Concussions in the Elderly

Jordan Molstre

By Jordan Molstre, PT, DPT

Concussions aren’t just for kids. In fact, though often associated with young athletes participating in contact sports, concussions pose a significant concern for our elderly population. As people age, the consequences of concussions can become more severe, leading to health complications and eventually to diminished quality of life. Plus, the symptoms of concussions are often confused with signs of normal aging. As a result, concussions in the elderly often go untreated or undertreated.

What is a Concussion?

Concussions are often thought to be the result of sports injuries, but concussions in the elderly are often the result of a simple fall.

A concussion is a traumatic brain injury that causes the head and brain to move in ways that creates a disruption to the brain cells and nerves. The injury causes chemical changes to the brain that lead to a wide range of symptoms. To put it simply, a concussion is an injury to the brain that causes a change in the way a person thinks or feels. No two concussions are exactly the same. For example, person A may lose consciousness, while person B does not. In fact, two people suffering from a concussion could experience entirely different symptoms.

What Causes a Concussion?

Concussions can be caused by a direct blow to the head, face, neck, or body. In our elderly population, a concussion is often caused by an automobile accident or, most often, a simple fall. In the case of a fall, just as you check for broken bones and bruises afterwards, it is important to assess for signs of a concussion.

What are Signs of a Concussion?

Assessing and diagnosing a concussion in our elder population becomes difficult when some symptoms are considered to be part of normal aging. For this reason, symptoms of a concussion must be taken seriously and evaluated by a healthcare professional. Some of the changes a person may experience following a concussion include: memory problems, difficulty concentrating, anxiety, depression or mood swings. Other symptoms include dizziness, headaches, blurred vision, fatigue or low energy, nausea or vomiting, sensitivity to light or noise, balance issues, or sleep problems.

Dr. Cate Lowe treats concussions and vertigo at our Clifton clinic.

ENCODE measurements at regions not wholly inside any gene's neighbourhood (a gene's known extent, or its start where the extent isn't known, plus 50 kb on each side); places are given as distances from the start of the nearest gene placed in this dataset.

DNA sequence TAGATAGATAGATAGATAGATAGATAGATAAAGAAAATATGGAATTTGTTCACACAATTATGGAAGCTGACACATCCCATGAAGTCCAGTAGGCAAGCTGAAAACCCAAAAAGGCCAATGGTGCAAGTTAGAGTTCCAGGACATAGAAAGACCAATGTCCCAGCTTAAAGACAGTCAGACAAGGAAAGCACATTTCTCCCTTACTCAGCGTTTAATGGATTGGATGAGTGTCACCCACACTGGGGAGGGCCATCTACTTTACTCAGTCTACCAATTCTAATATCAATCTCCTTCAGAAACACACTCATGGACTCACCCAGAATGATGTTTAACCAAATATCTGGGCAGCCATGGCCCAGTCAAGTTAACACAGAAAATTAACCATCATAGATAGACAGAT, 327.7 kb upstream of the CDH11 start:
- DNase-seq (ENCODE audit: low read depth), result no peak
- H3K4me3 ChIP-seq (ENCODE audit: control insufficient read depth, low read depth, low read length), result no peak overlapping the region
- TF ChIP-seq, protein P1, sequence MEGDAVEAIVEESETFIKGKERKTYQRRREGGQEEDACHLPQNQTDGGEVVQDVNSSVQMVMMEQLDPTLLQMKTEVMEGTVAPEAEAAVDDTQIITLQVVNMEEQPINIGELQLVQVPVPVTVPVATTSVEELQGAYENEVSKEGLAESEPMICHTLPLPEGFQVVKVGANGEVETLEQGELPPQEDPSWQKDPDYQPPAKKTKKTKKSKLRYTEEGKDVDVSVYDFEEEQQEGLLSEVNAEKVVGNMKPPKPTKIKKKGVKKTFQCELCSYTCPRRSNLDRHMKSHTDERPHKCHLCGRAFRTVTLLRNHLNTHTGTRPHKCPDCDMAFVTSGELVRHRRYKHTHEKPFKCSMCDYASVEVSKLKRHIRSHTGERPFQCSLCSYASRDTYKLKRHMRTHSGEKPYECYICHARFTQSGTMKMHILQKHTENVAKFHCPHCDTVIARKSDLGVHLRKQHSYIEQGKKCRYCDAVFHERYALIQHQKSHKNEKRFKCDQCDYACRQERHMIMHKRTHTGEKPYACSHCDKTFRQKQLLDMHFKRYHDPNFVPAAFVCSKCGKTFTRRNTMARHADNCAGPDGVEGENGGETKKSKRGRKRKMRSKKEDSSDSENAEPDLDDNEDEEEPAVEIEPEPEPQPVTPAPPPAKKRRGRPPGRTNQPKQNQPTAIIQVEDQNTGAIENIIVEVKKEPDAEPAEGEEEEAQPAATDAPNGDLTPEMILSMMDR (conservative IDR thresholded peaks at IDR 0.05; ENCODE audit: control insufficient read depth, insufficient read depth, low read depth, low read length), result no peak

How Can a Physical Therapist Provide Concussion Management?

Physical therapists work with patients to restore balance, increase strength, prevent falls, and to recover from concussions. At Rehab Associates, we evaluate symptoms and utilize tools like manual therapy, stability and balance exercises, and mental challenges to move people toward recovery and allow the return to normal activities.

Our concern for elderly patients is their comorbidities can lead to a slower recovery. So, when someone older begins to experience these signs, please investigate the possibility of a concussion right away. The quicker we recognize the physical and emotional changes as a sign of concussion, the quicker we can help the person return to their normal activities of daily living.

Overall, rest is crucial to recovery to give the brain time to heal. Slowly resuming activities with careful monitoring of the symptoms is also key to complete recovery. Physical and cognitive therapy will go a long way to helping those with concussions recover.

What are Some Proactive Measures that Can Be Taken?

The most important step anyone can take is to minimize the possibility of falls. Install grab bars in bathrooms, remove tripping hazards, add lighting in darker areas of the home like hallways, and remove throw rugs. Regular exercise to improve strength and balance is important as well. A physical therapist can provide education and training to ensure that the exercise routine is well-planned and suited appropriately for age and strength. Once a fall has occurred, evaluate completely, not just for broken bones and bruises, but for the signs of a concussion.

Is Dizziness a Sign of a Concussion?

Dizziness is one of the most common complaints in older adults and can have many causes. Sometimes, dizziness presents like a spinning sensation, which is often diagnosed as benign paroxysmal positional vertigo (BPPV). BPPV is when the otolith (crystals) in the inner ear becomedislodged and travel to the semicircular canals, the portion of the inner ear responsible for helping us stay balanced; they disrupt our sense of balance. Then, the room seems to be spinning. The good news is that BPPV can be resolved with physical therapy. At Rehab Associates, we have many very skilled therapists who can treat BPPV quickly and expertly.


Concussions in older adults are serious health issues and require increased awareness and quality treatment to help symptoms resolve and to keep issues from arising down the road. By evaluating for concussions as opposed to brushing over symptoms as normal signs of aging, we can better protect the elderly population, ensuring they receive the care they need to live a happier and healthier life.

About the author: Dr. Jordan Molstre is a site director and physical therapist at the Rehab Associates Forest Brook clinic in Lynchburg, Virginia. He is certified in vestibular rehabilitation and concussion management. For more information about concussions and the physical therapists who treat this health concern at Rehab Associates, please visit

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